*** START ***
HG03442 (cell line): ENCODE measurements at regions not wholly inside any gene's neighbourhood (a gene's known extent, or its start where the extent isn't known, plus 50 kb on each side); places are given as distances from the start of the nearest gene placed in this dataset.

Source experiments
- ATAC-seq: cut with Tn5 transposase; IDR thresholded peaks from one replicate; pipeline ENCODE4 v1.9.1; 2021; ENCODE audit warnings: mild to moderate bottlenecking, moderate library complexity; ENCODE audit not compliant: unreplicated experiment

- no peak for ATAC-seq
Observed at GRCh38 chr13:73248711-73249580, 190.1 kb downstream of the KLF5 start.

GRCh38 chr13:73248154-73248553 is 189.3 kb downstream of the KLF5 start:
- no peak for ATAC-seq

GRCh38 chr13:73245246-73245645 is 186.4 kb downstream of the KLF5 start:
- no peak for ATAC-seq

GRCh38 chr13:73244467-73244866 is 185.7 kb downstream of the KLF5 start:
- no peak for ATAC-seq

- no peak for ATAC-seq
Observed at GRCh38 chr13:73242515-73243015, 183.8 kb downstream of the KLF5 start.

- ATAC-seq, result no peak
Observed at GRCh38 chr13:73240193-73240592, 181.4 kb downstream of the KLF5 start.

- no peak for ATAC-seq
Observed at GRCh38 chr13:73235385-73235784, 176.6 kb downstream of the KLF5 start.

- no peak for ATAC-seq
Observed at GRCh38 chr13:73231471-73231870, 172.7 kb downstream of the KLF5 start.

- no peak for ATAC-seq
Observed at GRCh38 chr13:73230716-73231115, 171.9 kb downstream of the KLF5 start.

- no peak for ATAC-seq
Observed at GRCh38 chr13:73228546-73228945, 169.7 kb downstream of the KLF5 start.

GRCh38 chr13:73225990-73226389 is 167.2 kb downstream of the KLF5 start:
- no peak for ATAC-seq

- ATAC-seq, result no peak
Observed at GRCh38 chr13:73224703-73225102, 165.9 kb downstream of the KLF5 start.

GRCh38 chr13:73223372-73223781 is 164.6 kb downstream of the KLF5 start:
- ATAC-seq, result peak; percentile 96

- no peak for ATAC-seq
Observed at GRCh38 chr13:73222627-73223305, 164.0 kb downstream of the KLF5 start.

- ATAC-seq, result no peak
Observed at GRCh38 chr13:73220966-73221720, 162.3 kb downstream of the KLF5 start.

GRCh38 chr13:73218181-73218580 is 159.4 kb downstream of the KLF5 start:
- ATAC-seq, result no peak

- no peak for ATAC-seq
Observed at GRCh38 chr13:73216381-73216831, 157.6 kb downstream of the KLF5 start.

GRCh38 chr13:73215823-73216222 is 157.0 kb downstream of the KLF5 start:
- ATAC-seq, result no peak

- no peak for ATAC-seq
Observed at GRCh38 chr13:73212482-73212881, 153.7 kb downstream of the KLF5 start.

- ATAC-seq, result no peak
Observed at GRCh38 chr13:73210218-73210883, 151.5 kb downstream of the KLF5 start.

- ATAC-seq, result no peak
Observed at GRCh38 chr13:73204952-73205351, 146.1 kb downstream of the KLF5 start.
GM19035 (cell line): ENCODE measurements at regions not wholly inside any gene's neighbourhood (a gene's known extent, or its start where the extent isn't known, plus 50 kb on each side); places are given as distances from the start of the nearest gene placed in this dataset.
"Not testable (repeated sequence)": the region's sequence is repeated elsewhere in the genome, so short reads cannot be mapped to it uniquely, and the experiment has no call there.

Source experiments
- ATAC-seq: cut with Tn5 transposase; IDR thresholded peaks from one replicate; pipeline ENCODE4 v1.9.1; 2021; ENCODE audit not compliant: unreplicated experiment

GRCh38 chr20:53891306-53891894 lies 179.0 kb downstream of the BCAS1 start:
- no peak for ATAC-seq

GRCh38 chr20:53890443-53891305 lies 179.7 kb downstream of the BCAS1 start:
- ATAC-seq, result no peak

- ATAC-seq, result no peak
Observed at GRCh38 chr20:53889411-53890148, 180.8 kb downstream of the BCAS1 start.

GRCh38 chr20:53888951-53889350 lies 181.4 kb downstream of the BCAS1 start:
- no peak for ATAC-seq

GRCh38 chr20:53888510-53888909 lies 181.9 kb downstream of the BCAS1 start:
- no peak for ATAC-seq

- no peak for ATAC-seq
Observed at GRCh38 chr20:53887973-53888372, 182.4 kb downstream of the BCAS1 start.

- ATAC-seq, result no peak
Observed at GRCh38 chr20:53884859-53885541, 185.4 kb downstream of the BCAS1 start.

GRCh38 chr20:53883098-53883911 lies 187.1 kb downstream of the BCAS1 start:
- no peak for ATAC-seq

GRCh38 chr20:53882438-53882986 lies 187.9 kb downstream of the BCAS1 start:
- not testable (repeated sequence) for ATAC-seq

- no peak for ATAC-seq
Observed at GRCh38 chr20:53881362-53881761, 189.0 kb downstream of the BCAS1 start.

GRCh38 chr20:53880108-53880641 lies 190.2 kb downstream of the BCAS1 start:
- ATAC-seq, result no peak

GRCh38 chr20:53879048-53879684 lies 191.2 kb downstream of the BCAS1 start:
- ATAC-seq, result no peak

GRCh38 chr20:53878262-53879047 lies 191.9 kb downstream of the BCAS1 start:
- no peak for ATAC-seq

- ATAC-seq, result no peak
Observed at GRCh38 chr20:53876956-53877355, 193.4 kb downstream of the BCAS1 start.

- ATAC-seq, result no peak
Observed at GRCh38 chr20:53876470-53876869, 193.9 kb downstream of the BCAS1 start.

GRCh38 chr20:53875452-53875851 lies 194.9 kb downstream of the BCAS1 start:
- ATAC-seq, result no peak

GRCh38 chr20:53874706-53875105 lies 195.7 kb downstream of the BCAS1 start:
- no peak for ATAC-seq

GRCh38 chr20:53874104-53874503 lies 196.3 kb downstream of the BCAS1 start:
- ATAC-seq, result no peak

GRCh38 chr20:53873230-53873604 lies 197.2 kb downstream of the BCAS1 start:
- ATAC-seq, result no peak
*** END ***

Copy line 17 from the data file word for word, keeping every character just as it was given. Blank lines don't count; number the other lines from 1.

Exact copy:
Observed at GRCh38 chr13:73235385-73235784, 176.6 kb downstream of the KLF5 start.